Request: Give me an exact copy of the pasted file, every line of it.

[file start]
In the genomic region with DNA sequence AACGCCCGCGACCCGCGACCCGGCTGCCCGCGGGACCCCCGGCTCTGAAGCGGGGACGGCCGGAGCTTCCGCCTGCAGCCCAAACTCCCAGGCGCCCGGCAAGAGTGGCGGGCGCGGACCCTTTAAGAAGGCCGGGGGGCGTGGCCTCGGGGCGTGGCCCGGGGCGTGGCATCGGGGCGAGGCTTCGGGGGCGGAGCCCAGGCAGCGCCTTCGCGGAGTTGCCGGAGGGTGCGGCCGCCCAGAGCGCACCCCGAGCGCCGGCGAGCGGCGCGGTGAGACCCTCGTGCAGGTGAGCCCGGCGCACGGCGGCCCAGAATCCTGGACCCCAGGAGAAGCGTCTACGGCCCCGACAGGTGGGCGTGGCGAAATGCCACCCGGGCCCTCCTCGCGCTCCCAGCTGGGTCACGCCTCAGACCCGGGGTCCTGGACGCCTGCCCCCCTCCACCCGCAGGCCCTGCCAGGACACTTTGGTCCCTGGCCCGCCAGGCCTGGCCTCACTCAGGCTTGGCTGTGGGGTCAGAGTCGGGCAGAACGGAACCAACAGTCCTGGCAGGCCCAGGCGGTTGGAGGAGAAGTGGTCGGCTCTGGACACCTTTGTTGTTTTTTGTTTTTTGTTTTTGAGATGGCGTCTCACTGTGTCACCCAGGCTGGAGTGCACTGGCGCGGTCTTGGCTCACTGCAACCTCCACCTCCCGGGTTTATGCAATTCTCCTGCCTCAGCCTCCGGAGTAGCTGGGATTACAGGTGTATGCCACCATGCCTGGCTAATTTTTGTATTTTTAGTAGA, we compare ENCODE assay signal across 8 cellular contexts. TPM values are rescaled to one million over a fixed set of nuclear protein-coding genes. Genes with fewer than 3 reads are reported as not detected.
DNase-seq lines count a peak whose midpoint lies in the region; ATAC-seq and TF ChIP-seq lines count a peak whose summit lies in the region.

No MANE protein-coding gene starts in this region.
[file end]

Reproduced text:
In the genomic region with DNA sequence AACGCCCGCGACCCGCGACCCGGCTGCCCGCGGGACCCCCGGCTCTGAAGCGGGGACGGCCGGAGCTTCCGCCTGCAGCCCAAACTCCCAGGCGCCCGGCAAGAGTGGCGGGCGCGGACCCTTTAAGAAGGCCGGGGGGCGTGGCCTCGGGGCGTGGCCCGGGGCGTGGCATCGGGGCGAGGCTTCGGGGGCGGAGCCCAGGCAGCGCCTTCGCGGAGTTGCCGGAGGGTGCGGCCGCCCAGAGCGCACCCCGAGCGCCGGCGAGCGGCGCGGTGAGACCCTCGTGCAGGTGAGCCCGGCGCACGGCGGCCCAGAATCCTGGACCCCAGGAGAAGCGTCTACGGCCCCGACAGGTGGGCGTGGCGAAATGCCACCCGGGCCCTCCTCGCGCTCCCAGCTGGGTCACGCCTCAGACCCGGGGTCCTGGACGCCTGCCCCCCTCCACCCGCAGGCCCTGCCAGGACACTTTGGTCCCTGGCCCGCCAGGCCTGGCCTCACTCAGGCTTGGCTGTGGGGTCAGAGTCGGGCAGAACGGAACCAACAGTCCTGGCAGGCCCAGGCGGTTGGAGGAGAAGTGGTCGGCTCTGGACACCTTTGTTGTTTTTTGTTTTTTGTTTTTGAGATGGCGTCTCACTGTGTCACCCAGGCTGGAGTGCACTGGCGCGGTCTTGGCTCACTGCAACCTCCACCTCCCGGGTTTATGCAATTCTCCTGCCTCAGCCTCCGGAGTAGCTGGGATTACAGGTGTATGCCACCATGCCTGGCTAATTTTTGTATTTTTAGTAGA, we compare ENCODE assay signal across 8 cellular contexts. TPM values are rescaled to one million over a fixed set of nuclear protein-coding genes. Genes with fewer than 3 reads are reported as not detected.
DNase-seq lines count a peak whose midpoint lies in the region; ATAC-seq and TF ChIP-seq lines count a peak whose summit lies in the region.

No MANE protein-coding gene starts in this region.